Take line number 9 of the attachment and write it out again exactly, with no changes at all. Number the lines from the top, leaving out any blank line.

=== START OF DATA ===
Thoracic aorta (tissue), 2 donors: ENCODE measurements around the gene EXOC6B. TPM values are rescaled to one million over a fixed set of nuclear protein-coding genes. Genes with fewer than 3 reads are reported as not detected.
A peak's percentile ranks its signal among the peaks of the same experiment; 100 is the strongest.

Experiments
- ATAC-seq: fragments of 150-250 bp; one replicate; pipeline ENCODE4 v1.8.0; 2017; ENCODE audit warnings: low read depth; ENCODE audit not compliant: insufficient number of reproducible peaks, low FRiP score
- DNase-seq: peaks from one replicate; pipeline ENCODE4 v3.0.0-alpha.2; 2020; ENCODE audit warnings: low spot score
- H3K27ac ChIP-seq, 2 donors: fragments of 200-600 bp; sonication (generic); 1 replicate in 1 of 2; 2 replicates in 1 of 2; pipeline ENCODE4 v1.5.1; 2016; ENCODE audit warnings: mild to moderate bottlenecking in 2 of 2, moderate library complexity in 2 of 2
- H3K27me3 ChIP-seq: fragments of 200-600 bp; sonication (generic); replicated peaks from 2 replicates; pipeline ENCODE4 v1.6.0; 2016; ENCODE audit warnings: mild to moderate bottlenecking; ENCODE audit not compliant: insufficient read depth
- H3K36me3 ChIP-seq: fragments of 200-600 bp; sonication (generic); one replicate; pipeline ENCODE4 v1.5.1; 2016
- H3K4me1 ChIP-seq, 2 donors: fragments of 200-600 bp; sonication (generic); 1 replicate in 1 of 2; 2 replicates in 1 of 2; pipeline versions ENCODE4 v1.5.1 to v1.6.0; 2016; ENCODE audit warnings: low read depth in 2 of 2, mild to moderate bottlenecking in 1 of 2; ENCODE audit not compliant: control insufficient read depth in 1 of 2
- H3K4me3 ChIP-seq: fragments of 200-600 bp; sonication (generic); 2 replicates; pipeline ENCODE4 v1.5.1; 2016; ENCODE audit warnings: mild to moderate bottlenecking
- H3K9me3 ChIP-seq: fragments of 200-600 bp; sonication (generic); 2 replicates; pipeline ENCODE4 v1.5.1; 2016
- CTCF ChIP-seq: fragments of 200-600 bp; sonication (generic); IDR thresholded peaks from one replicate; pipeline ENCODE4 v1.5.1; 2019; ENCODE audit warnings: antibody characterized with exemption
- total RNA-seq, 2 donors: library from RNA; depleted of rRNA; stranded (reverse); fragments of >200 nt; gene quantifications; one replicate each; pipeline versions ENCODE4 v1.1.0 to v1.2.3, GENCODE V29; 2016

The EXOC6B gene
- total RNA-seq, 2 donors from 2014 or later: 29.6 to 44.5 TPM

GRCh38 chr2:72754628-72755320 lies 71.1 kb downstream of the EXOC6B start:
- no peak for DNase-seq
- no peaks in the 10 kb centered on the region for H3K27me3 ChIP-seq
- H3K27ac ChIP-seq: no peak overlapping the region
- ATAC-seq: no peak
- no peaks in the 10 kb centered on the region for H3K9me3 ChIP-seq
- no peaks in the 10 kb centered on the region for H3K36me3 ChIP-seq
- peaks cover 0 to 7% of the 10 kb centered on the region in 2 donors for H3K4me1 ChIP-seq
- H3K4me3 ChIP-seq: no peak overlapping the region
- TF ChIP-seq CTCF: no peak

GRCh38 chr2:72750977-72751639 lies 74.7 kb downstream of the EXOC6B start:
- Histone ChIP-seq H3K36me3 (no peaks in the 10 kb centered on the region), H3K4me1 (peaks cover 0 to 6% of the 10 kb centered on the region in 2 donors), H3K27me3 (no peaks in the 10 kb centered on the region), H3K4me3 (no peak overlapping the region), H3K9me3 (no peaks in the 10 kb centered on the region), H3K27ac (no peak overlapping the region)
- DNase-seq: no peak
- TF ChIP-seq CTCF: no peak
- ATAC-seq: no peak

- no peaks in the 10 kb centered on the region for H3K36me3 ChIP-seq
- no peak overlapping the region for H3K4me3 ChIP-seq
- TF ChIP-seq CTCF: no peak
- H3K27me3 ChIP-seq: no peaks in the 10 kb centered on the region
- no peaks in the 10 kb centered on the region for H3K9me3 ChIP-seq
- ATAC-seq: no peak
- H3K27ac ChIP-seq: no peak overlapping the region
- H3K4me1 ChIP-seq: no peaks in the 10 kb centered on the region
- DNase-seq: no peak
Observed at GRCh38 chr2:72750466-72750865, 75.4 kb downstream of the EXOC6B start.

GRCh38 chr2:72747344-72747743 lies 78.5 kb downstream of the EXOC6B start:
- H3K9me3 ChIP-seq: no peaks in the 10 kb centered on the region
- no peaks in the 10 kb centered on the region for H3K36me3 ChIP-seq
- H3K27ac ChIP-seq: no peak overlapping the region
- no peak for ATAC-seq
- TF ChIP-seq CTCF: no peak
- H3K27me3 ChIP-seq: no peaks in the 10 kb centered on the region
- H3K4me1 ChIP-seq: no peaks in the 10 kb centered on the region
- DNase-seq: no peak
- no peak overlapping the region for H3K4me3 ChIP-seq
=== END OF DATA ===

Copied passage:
- H3K4me1 ChIP-seq, 2 donors: fragments of 200-600 bp; sonication (generic); 1 replicate in 1 of 2; 2 replicates in 1 of 2; pipeline versions ENCODE4 v1.5.1 to v1.6.0; 2016; ENCODE audit warnings: low read depth in 2 of 2, mild to moderate bottlenecking in 1 of 2; ENCODE audit not compliant: control insufficient read depth in 1 of 2